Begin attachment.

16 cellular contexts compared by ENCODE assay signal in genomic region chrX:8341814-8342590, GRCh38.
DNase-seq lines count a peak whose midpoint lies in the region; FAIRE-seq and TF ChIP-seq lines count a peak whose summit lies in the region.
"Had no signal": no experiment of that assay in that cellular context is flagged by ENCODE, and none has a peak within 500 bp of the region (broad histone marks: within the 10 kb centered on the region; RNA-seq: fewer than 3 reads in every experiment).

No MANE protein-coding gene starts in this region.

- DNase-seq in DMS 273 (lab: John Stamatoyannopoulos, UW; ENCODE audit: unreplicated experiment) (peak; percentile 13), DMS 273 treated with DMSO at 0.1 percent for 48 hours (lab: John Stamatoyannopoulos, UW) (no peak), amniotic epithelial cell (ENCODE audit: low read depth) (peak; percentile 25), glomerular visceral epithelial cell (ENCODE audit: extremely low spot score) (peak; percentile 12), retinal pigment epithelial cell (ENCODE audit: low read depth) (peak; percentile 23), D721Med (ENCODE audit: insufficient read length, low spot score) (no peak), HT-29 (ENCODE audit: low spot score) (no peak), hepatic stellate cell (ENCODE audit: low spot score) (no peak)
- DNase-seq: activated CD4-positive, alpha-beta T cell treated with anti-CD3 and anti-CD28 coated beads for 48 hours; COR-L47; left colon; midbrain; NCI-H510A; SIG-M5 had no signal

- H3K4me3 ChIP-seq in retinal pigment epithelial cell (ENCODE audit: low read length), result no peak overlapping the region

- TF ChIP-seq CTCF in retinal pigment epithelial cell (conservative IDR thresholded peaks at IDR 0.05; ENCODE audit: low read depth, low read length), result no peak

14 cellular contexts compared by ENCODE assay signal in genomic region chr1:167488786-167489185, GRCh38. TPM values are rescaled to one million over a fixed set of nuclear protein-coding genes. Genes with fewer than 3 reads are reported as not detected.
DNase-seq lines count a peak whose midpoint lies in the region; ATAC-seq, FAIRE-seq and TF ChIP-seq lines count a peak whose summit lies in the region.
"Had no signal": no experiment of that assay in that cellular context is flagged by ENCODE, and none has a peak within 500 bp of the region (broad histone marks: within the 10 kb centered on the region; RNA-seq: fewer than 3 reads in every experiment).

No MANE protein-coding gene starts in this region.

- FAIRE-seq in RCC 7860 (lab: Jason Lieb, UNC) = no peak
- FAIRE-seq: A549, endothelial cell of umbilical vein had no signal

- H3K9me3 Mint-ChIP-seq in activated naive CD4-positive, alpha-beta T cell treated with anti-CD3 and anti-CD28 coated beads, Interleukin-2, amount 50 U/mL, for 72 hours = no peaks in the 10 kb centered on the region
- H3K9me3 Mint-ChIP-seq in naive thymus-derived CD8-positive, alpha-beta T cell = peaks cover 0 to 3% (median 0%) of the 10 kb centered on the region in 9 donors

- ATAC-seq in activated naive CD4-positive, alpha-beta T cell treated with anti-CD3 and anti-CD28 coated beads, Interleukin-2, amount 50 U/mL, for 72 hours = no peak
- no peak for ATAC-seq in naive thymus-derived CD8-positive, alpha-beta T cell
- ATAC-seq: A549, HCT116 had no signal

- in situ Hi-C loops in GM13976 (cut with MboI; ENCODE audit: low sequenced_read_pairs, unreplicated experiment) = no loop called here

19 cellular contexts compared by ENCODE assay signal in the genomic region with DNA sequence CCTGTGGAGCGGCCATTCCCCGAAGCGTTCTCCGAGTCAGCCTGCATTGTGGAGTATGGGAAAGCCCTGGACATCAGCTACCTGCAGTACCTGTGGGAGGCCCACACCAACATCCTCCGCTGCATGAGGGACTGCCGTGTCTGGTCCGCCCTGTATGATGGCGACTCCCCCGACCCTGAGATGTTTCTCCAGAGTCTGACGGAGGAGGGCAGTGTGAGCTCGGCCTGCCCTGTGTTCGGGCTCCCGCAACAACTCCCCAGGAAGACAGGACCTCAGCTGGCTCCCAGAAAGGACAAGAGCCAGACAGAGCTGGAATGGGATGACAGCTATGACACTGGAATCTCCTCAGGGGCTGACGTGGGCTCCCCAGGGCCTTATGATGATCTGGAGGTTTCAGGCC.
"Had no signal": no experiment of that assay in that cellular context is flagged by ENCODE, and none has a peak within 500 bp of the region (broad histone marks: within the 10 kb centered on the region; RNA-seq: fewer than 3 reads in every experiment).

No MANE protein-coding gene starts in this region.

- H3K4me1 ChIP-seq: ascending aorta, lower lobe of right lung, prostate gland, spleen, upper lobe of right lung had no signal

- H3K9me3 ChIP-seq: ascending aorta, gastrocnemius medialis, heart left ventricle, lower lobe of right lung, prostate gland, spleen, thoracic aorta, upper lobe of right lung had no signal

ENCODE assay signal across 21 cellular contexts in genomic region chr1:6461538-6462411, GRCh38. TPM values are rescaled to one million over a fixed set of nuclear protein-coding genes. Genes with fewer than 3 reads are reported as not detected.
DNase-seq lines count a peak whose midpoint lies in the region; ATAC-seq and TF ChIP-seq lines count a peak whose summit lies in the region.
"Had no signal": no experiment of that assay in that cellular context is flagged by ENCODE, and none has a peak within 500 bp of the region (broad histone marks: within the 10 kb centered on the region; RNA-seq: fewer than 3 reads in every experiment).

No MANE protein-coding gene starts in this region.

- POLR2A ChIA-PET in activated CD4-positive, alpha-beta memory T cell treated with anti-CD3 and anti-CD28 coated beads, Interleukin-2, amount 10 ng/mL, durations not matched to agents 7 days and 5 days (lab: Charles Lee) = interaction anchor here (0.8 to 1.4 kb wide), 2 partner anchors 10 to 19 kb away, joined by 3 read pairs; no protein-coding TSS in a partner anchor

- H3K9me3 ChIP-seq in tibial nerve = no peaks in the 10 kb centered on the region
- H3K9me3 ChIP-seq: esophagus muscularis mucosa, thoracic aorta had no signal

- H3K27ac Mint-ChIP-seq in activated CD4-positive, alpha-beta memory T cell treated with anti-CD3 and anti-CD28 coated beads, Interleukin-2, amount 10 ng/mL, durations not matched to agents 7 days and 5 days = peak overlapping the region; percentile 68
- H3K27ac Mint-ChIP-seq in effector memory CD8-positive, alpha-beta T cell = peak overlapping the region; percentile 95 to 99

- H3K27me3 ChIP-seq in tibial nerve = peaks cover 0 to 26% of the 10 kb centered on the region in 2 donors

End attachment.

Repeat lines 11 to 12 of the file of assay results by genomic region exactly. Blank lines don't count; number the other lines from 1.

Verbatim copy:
"Had no signal": no experiment of that assay in that cellular context is flagged by ENCODE, and none has a peak within 500 bp of the region (broad histone marks: within the 10 kb centered on the region; RNA-seq: fewer than 3 reads in every experiment).

No MANE protein-coding gene starts in this region.